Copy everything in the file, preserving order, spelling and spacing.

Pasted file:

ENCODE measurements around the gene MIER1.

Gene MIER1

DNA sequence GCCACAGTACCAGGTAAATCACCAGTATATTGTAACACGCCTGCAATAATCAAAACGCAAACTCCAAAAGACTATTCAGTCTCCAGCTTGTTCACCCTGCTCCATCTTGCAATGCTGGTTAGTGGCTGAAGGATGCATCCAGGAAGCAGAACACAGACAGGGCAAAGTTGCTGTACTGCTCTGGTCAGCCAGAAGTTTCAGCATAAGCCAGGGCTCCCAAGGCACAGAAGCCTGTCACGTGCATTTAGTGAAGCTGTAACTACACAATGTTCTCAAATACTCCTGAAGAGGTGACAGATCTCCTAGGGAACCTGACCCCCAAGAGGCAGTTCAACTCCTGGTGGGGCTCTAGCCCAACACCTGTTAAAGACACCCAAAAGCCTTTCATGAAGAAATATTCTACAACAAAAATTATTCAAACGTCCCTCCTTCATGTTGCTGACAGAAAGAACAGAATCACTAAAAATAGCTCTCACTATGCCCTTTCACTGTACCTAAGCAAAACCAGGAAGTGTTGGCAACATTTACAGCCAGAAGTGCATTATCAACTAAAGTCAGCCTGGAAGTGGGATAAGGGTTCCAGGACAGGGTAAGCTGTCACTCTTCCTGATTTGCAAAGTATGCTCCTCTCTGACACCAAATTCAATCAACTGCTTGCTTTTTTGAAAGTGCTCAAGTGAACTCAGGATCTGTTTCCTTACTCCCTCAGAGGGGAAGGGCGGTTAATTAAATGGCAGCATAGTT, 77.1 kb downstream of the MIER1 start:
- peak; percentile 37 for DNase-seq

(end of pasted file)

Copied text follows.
ENCODE measurements around the gene MIER1.

Gene MIER1

DNA sequence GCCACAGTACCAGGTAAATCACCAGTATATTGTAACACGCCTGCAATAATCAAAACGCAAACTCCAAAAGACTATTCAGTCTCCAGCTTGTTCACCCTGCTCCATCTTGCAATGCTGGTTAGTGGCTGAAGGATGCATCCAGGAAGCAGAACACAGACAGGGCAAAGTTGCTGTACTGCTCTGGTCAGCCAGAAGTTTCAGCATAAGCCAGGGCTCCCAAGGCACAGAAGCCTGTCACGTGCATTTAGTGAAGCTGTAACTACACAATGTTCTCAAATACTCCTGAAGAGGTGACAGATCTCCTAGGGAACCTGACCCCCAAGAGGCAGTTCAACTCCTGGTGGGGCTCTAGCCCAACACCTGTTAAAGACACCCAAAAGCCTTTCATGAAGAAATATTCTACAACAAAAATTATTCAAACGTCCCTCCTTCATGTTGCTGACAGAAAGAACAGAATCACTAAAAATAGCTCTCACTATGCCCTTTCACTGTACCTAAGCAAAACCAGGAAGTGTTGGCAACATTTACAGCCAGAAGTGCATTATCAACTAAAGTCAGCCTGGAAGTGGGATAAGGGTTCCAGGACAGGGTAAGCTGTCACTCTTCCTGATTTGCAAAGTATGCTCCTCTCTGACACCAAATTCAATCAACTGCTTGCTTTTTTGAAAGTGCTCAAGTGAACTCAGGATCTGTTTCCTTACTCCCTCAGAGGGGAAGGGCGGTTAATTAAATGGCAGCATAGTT, 77.1 kb downstream of the MIER1 start:
- peak; percentile 37 for DNase-seq